December 18, 2014

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Pro sports star’s company eyes Avon for training complex

AVON — Mayor Jim Smith says a deal for a $6 million, 105,000-square-foot domed athletic training facility should be sealed in the near future.

Jackson

Jackson

Bo Jackson’s Elite Sports is looking at Avon as a possible site for a training facility, shown in this artist’s rendering.

Bo Jackson’s Elite Sports is looking at Avon as a possible site for a training facility, shown in this artist’s rendering.

“I think it’s very close,” he said Tuesday. “It should 60 to 90 days and we should have something.”

The facility is being proposed by Bo Jackson’s Elite Sports, an Illinois-based company that has a similar facility in Lockport, Ill., and is slated to break ground on a 114,000-square-foot domed structure with 70-foot ceilings in the Columbus suburb of Hilliard this fall.

“We hope to become the second one in Ohio after Hilliard,” Smith said.

Officials of the firm recently made a presentation to Avon City Council during which they displayed photos and artist renderings of the proposed facility.

“The facility they already have (in Illinois) is 88,000 square feet, while this one (in Avon) will be 105,000,” Smith said.

Plans call for the dome to be built near All-Pro Freight Stadium and French Creek YMCA off Colorado Avenue just north of Interstate 90.

The company bears the name of Jackson, a multisport athlete whose accomplishments ranged from Heisman-winning player at Auburn University and in the NFL, as well as stints with three teams in Major League Baseball and winning honors including the 1989 All-Star Game MVP.

Designed to be used year-round, the air-supported dome appears to be fronted by a permanent brick building housing offices and other facilities.

Floor plan drawings for the Hilliard project include two multiuse fields measuring 36-by-63-yards, and 40-yards-by-40 yards, a 135-foot-by-135-foot baseball diamond, an 80-foot-by-80-foot girls’ softball diamond, a strength and conditioning area and a 40-foot-by-40-foot area known as the “gauntlet” that could include such components as a tire agility run and climbing wall.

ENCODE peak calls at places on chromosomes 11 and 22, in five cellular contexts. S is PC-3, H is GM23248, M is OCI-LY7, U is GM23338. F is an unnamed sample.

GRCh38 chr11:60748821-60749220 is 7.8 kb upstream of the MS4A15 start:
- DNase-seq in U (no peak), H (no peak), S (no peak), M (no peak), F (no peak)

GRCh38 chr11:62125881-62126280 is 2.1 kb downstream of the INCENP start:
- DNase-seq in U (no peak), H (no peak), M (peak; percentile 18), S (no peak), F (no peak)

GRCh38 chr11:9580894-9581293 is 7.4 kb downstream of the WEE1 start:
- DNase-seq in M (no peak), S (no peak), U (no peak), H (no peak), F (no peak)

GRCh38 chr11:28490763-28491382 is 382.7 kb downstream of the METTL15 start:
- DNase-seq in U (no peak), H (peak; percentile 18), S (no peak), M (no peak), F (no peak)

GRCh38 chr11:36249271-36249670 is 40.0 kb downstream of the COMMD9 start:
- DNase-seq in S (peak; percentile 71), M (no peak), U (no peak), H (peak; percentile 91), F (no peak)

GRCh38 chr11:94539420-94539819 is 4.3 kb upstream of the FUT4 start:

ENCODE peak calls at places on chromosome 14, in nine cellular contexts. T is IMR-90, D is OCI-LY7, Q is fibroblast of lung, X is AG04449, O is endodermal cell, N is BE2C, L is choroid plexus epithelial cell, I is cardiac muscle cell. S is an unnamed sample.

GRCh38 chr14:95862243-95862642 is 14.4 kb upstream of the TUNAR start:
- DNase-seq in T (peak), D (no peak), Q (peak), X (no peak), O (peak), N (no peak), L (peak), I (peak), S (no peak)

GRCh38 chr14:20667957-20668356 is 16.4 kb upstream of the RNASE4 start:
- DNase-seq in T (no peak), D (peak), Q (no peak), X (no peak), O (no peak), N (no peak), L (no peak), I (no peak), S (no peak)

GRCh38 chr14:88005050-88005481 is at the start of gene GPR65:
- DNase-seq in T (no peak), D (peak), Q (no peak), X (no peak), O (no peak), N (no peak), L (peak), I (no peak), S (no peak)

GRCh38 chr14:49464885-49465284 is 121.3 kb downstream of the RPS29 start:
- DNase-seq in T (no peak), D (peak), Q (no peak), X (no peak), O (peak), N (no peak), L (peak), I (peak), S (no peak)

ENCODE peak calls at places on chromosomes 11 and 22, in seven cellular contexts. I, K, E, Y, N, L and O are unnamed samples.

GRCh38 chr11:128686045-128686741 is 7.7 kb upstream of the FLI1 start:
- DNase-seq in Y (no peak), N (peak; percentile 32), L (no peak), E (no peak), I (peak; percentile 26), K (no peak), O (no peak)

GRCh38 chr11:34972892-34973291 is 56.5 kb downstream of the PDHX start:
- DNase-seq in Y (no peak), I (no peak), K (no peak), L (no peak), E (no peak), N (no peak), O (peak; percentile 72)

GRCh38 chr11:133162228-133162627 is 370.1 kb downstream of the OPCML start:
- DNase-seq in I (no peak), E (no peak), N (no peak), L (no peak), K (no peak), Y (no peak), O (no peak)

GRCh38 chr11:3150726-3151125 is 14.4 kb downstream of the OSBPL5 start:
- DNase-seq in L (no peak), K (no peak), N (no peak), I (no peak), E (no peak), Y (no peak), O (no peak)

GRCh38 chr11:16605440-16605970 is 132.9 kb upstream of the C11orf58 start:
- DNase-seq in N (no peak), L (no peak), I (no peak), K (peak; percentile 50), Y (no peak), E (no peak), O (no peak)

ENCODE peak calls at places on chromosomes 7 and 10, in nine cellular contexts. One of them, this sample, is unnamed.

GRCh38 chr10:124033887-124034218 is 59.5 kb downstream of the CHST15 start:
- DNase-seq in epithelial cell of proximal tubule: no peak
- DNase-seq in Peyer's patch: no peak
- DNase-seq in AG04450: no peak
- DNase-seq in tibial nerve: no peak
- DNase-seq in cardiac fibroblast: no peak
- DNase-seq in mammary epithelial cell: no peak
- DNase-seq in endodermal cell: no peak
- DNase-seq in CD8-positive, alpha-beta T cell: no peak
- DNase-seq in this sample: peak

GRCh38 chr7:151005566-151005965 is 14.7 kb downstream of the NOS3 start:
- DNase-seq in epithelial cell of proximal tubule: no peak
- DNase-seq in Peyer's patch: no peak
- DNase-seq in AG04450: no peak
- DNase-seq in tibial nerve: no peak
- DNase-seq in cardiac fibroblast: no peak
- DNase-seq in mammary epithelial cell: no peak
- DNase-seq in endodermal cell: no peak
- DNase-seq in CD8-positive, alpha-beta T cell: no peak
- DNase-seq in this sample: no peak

While the company would lay out approximately $6 million for the facility, the city anticipates kicking in about $500,000 for water and sewer lines to service the location, Smith said.

The project would come before the city Planning Commission and City Council for approvals after an agreement is finalized between Elite Sports and the city.

The firm would look to start construction in 2014, Smith said.

Officials of Bo Jackson’s Elite Sports were not reached for comment Tuesday.

Avon has worked hard to develop a reputation as a community that works well with developers, the mayor said.

“We don’t give anything away here,” Smith said. “Developers pay their dues in terms of road improvements and traffic lights … but they also know that we work to get them through the approval process quicker than anyone else. “When they make money, we make money,” Smith said.

The company also has proposed a 40-hour-per-week accessibility to fields and training equipment by local schools, and the Park and Recreation Department.

Details of just how schools could make use of the center are not clear, but Avon Schools Superintendent Mike Laub said the project holds a lot of potential for Avon sports teams and athletes. The schools would have no cost obligations for the facility, Laub said.

“We’re excited to hear how this can benefit the schools,” Laub said. “We’re very supportive of this.”

Contact Steve Fogarty at 329-7146 or sfogarty@chroniclet.com.